#1
Alright, Googling doesn't give me a clear answer here, so I turn to the Musician Talk forum.

I have two questions here...

1) Can someone give me the run down of broken chords and arpeggios and the difference between them?

2) I have an aural theory test this week, and I've been told that we have a section on broken chords. The first note is given, then we have to write in the rest. Do I essentially listen for the notes and hope I recognise them, or what? Does anyone know what I would do?
#2
To quote George Van Eps

"Arpeggios are melted chords, and chords are frozen arpeggios."

Listen to the tonality of the notes that follow. Does it sound major, minor, dominant etc? Then relate that tonality back to your given note.

For example, if your note is D, and the broken chord/arpeggio that follows sounds like it has a dominant tonality, then you'll know what notes make up a D7 chord...won't you?
#3
1. Broken chords and arpeggios are the same thing. Notes of a chord being played individually rather than all at one time.

2. Surely they tell you this in class? They will probably play major/minor/augmented/diminished arpeggios and you just have to notate them. They might only use root position arpeggios or they could include inversions, I'm not in your class so I can't really tell you.
Last edited by Jesse Clarkson at Oct 4, 2011,
#4
Quote by mdc
To quote George Van Eps

"Arpeggios are melted chords, and chords are frozen arpeggios."

Listen to the tonality of the notes that follow. Does it sound major, minor, dominant etc? Then relate that tonality back to your given note.

For example, if your note is D, and the broken chord/arpeggio that follows sounds like it has a dominant tonality, then you'll know what notes make up a D7 chord...won't you?


So my understanding of an arpeggio is it's basically the notes of the chord played out individually?
Then what's a broken chord? Or are they the same? I've always heard them to be different...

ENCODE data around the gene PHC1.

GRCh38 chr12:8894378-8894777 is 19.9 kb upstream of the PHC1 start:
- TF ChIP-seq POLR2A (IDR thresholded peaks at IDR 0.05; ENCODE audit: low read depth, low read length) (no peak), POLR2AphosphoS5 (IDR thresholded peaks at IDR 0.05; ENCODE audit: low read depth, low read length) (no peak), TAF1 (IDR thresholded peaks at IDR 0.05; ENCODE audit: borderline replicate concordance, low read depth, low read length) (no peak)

Quote by Jesse Clarkson
1. Broken chords and arpeggios are the same thing. Notes of a chord being played individually rather than all at one time.

2. Surely they tell you this in class? They will probably play major/minor/augmented/diminished arpeggios and you just have to notate them. They might only use root position arpeggios or they could include inversions, I'm not in your class so I can't really tell you.



Ah thanks.

Alrighty, that's basically what I was looking for. There'll no doubt be inversions, so I need to be on the lookout for that.
Last edited by tyler_j at Oct 4, 2011,
#5
There are lots of ways of notating broken chords, dsepending on the rhythm you use and how many notes are used in each pattern.

For example you could have a 4-note pattern (like staright 16ths), or a 3-note pattern such as triplets, or 1 quarter note followed by two 8th notes.

I doubt they'll make it too complex in terms of rhythm though.
#6
There can be a difference between broken chords and arpeggios.

Generally the distinction is that arpeggios go in one direction (all up) C E G C and broken chords have a change in direction like C (up) G (down) E (down) C. If that's at all clear...
#7
Quote by jazz_rock_feel
There can be a difference between broken chords and arpeggios.

Generally the distinction is that arpeggios go in one direction (all up) C E G C and broken chords have a change in direction like C (up) G (down) E (down) C. If that's at all clear...


This.

Alberti bass - Broken chord

Left hand accompaniment in Chopin's nocturne in C# minor - Broken chord

Intro to Debussy's Ballade - Arpeggios

The distinction I'd make is that broken chords have their roots in accompaniment. Chopin's first etude goes C G C E C G C E etc, which I'd refer to as an arpeggio.
Last edited by griffRG7321 at Oct 4, 2011,
#8
Quote by jazz_rock_feel
There can be a difference between broken chords and arpeggios.

Generally the distinction is that arpeggios go in one direction (all up) C E G C and broken chords have a change in direction like C (up) G (down) E (down) C. If that's at all clear...


That makes sense.
I looked at the exercise on broken chords that we're doing, and say if it goes, say, 1, 5 and 3 in a major triad, that would be a broken chord? But if it went 1, 3 and then 5, that's an arpeggio?